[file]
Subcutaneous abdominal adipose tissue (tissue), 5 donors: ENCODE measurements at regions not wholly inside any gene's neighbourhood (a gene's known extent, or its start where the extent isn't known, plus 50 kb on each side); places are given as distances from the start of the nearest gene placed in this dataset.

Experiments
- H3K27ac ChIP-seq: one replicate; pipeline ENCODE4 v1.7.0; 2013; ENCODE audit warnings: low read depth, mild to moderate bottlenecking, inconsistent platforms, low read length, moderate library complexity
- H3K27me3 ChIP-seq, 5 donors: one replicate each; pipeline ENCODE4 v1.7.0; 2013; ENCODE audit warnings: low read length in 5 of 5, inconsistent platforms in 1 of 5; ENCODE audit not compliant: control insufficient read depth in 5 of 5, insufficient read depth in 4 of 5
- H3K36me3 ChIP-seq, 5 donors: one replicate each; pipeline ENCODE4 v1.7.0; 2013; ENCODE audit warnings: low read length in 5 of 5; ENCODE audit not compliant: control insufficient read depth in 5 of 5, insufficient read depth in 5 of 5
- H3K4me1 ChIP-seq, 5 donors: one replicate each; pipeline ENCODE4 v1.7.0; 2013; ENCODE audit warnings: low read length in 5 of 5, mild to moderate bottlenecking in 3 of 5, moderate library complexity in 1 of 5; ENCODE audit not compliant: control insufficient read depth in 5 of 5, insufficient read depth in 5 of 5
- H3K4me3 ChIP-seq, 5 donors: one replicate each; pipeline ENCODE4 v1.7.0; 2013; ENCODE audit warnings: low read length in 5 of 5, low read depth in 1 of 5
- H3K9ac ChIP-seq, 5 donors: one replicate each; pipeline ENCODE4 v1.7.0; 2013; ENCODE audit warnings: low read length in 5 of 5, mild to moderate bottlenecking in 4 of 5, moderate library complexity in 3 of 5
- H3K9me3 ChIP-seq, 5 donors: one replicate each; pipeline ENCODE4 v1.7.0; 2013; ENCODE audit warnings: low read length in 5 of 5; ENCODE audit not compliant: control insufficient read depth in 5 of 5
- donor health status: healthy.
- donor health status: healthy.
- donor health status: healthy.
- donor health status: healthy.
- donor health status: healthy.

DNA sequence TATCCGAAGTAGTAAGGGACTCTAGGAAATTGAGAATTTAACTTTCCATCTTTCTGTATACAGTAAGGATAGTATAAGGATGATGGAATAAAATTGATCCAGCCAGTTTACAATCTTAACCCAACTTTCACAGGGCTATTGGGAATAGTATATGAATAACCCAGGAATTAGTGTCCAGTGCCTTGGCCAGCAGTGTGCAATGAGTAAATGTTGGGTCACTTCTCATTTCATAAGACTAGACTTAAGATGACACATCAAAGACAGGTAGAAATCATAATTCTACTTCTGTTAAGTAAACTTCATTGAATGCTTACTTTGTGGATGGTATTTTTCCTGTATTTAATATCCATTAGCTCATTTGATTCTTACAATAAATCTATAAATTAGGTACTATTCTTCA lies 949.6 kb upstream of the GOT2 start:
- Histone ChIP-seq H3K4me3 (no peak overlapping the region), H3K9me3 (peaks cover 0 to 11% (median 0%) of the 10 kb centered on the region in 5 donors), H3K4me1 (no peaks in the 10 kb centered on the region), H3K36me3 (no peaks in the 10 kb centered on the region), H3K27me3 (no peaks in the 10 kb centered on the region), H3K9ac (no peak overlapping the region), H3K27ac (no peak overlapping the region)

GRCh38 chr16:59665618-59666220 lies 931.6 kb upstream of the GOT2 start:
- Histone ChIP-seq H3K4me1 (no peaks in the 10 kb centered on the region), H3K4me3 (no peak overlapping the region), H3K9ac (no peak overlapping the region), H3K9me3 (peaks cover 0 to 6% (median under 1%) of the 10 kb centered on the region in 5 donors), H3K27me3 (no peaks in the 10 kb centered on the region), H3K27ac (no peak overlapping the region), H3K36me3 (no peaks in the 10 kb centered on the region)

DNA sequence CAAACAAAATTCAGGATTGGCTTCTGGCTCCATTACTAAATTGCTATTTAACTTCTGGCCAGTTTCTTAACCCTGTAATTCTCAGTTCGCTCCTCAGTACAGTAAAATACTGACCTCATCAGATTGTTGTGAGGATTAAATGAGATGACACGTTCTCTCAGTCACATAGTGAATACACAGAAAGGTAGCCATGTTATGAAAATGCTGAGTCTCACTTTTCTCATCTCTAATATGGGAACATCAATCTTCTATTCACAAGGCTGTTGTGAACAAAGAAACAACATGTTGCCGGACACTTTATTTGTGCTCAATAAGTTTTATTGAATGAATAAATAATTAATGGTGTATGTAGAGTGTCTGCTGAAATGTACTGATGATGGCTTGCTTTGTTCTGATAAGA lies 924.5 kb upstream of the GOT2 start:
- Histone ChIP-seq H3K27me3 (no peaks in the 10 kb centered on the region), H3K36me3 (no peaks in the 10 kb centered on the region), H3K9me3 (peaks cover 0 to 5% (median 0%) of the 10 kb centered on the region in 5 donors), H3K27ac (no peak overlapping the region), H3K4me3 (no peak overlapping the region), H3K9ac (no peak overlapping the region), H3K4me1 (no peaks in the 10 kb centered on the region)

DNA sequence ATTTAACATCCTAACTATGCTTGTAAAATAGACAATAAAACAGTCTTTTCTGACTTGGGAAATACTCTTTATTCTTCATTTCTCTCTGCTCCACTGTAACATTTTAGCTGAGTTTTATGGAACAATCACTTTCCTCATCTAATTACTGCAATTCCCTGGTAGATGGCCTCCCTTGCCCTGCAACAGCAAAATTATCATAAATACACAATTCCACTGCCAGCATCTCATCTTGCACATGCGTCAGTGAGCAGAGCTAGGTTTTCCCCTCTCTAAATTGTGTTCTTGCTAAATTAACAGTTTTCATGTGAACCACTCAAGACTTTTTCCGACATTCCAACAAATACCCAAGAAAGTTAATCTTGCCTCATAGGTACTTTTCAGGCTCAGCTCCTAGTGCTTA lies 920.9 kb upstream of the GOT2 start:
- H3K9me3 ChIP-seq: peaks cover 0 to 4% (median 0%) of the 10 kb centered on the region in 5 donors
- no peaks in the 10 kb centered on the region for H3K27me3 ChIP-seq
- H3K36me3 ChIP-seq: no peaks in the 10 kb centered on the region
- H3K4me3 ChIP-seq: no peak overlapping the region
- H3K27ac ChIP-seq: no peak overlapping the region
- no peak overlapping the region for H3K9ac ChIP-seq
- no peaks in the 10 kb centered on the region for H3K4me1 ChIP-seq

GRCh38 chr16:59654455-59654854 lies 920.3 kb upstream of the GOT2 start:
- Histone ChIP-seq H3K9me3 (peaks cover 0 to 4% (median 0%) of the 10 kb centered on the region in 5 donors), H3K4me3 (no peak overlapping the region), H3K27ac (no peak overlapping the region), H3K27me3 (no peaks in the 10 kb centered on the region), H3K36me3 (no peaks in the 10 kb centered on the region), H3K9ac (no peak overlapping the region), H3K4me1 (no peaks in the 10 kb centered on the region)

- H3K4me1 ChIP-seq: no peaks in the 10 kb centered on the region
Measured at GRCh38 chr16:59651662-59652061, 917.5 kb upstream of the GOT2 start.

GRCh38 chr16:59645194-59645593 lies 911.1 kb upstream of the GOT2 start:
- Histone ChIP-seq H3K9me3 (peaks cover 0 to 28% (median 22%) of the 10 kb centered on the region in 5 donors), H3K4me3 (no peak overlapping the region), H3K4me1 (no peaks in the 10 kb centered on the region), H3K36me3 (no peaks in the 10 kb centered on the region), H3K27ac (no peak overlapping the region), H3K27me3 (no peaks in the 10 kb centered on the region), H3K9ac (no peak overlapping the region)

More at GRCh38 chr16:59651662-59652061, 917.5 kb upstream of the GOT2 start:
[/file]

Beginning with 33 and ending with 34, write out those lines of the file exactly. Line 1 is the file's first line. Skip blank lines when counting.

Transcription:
GRCh38 chr16:59645194-59645593 lies 911.1 kb upstream of the GOT2 start:
- Histone ChIP-seq H3K9me3 (peaks cover 0 to 28% (median 22%) of the 10 kb centered on the region in 5 donors), H3K4me3 (no peak overlapping the region), H3K4me1 (no peaks in the 10 kb centered on the region), H3K36me3 (no peaks in the 10 kb centered on the region), H3K27ac (no peak overlapping the region), H3K27me3 (no peaks in the 10 kb centered on the region), H3K9ac (no peak overlapping the region)